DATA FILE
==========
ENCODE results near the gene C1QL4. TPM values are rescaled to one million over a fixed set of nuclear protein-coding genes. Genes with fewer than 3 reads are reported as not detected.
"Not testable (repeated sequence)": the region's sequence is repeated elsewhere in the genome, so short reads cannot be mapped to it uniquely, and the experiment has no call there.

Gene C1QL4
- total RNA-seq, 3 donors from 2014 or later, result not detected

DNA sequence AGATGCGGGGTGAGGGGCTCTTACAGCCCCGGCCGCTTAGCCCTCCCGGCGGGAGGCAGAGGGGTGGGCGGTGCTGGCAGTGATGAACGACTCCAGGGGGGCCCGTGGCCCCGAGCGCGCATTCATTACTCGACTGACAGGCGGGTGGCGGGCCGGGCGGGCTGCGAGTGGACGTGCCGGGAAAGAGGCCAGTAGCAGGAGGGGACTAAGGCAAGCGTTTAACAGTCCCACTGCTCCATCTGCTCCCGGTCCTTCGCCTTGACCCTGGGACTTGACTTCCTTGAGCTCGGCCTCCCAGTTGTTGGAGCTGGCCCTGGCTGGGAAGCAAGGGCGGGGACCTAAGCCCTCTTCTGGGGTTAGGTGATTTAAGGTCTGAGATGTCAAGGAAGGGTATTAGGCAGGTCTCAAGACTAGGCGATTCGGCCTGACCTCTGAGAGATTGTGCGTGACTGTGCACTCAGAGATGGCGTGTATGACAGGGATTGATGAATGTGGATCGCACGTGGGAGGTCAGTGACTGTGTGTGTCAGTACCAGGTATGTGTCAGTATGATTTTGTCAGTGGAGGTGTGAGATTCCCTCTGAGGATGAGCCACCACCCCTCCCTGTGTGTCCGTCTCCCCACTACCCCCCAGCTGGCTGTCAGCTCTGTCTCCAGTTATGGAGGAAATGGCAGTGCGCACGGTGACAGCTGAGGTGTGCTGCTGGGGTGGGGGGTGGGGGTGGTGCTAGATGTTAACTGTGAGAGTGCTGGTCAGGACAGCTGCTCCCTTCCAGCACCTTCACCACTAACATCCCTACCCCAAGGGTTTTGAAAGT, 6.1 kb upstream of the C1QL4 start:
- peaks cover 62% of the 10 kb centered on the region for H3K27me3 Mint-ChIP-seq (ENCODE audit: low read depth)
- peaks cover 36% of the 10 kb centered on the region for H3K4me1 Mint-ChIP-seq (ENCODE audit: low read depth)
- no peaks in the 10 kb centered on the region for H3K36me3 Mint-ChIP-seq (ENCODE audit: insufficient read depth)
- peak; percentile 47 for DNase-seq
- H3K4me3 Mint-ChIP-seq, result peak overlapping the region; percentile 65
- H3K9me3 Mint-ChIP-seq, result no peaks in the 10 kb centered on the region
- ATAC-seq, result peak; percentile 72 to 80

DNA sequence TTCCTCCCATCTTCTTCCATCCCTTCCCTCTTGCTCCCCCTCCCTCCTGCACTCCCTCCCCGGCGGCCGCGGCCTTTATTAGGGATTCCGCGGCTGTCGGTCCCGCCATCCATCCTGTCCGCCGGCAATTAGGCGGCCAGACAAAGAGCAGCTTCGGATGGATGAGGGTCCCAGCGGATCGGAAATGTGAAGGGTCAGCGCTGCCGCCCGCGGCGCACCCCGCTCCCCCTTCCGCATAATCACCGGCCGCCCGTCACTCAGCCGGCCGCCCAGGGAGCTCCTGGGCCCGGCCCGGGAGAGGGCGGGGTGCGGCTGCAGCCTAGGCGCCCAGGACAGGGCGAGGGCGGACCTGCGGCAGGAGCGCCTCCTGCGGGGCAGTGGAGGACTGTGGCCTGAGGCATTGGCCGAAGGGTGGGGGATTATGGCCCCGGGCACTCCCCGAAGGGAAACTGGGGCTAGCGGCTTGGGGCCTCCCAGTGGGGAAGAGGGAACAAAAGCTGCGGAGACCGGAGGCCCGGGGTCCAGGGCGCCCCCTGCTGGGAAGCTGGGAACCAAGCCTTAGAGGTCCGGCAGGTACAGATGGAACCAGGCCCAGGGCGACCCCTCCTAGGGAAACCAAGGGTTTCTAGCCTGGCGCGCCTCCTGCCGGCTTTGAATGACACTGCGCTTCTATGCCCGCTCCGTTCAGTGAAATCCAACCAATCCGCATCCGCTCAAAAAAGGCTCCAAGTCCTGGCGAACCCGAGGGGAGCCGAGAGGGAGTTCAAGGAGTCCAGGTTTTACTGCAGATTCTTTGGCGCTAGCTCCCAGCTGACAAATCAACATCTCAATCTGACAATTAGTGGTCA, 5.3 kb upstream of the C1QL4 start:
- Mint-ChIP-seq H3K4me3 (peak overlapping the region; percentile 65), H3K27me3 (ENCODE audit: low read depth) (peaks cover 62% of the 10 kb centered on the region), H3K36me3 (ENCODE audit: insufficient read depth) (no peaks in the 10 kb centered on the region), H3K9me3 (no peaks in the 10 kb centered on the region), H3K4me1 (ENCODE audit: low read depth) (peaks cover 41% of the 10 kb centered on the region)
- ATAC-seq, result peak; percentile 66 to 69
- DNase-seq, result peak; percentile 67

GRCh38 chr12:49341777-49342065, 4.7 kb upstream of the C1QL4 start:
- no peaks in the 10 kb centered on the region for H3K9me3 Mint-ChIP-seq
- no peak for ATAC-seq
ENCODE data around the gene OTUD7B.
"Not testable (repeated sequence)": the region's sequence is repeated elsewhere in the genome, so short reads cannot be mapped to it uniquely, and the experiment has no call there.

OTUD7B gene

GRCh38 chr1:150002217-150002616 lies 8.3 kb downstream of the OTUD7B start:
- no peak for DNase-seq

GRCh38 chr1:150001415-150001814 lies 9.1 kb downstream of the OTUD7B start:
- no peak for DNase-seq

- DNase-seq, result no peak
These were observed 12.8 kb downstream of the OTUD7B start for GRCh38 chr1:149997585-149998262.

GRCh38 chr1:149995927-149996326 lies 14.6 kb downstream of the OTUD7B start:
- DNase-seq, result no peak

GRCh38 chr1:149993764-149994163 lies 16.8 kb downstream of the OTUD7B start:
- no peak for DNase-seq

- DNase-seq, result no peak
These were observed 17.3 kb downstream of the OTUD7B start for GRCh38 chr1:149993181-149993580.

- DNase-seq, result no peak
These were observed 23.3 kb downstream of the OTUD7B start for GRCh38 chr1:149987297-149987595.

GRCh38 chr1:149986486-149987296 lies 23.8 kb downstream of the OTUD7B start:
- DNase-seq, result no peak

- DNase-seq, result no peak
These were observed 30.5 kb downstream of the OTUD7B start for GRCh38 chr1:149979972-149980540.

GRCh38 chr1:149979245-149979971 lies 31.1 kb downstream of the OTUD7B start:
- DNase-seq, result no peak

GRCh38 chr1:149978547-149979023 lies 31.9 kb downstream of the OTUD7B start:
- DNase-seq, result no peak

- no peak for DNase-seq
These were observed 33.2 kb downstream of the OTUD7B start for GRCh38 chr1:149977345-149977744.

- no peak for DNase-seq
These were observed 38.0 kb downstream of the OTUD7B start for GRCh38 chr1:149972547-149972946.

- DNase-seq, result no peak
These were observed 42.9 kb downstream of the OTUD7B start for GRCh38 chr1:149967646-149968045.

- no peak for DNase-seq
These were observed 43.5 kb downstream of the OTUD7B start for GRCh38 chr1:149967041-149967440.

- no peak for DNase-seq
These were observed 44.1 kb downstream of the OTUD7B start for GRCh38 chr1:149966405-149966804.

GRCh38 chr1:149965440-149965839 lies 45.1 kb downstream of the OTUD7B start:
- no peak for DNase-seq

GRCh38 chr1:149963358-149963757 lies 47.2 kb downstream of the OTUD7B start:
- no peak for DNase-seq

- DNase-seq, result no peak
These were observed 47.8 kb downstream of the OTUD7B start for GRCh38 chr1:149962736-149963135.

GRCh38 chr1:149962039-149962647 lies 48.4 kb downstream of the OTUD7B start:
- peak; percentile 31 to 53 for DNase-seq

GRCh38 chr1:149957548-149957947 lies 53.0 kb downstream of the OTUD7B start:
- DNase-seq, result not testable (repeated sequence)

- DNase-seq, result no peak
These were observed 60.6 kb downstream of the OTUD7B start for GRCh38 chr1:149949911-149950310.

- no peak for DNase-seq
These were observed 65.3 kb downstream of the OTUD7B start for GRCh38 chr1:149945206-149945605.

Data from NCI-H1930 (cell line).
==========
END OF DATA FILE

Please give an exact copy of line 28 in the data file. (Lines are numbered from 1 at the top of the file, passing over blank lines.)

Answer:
These were observed 12.8 kb downstream of the OTUD7B start for GRCh38 chr1:149997585-149998262.